8. Ichiban Japanese Steakhouse and Sushi Bar, Concord: I enjoy dinner at the hibachi table—a fun show and delicious food! www.ichibanconcord.com

9. Granite Restaurant and Bar, Concord: This restaurant in the Centennial hotel has an elegant atmosphere, but the prices aren’t too outrageous thanks to the half order option. www.graniterestaurant.com

10. Butter Fine Food and Wine, Concord: I can spend an hour checking out all of the imported food options. And the cheese case is top of the line. www.buttersfinefood.com

11. Cotton, Manchester: Great art deco atmosphere. I like to check out what’s on the special’s menu. www.cottonfood.com

12. Z Food and Drink, Manchester: Gotta have the Asian nachos! www.zfoodanddrink.com

13. Shabby Chic, Windham: Gourmet cupcakes—enough said! www.shabbychicwindham.com

14. Greenwood’s at Canterbury Shaker Village, Canterbury: Kicked-up Shaker fare. www.greenwoodsatcsv.com

15. Ignite, Manchester: Great atmosphere, and I crave the hot dog Ruben sandwich. www.ignitebng.com

16. Johnny Troy’s, Manchester: Terrific thin-crust pizza and shrimp Siciliano. www.jtitalian.com

17. 900 Degrees, Manchester: Love the Margherita and Bella Cosa pizzas. www.900degrees.com

18. The Sausage Source, Hillsboro: When the outdoor cart is open in the summer, I always have the chuck n’ cluck sandwich. www.sausagesource.com

19. The Sausage King, Nashua: Great sausages (of course), buffalo chicken salad, and deep-fried Oreos! www.thesausagekingofnashua.com

20. Nonni’s Italian Eatery, Concord and Hillsboro: I always have the garlic knots, stromboli, and Penne Vodka ala Rosa. (The spaghetti Bolognese is terrific, too.) www.nonnisitalianeatery.com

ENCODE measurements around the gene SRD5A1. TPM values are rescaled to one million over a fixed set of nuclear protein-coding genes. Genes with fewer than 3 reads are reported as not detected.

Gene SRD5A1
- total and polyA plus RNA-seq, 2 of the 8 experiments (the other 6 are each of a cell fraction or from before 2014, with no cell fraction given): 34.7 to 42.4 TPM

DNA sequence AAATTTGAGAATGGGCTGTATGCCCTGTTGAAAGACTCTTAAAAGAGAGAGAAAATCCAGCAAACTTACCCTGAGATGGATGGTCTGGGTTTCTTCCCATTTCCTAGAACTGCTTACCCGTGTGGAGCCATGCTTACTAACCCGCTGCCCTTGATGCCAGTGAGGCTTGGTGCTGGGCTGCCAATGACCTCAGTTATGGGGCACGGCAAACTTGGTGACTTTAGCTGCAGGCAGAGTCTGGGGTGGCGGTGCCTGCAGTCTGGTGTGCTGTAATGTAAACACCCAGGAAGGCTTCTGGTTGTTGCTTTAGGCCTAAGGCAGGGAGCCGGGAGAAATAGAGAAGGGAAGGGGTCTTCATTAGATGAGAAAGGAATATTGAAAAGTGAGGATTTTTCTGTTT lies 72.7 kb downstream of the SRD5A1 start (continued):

So, what do you think? Do you agree? Disagree? Did I leave someone out?

Wednesday, June 2, 2010

Starting Again: Can my writing be translated into Kansan?

Tonight I taught my last writing class for Concord Community Education. I have had some amazing students pass through my classes since I began in the Spring, 2007. They have ranged from high school students to retirees. I’ve had ones with intellectual disabilities who wrote the most poignant and heart-felt pieces, and an amazing 13 year-old who will one day win the Pulitzer Prize. Many of my students have gone on to have their first pieces published, and some have completed their first books and are in the long process of finding a publisher. Many will go on to successful writing careers should they choose to continue writing. I’m going to miss teaching—so much so that I plan to turn the two classes into a 10 or 12 week writer’s workshop once I get settled into my new home.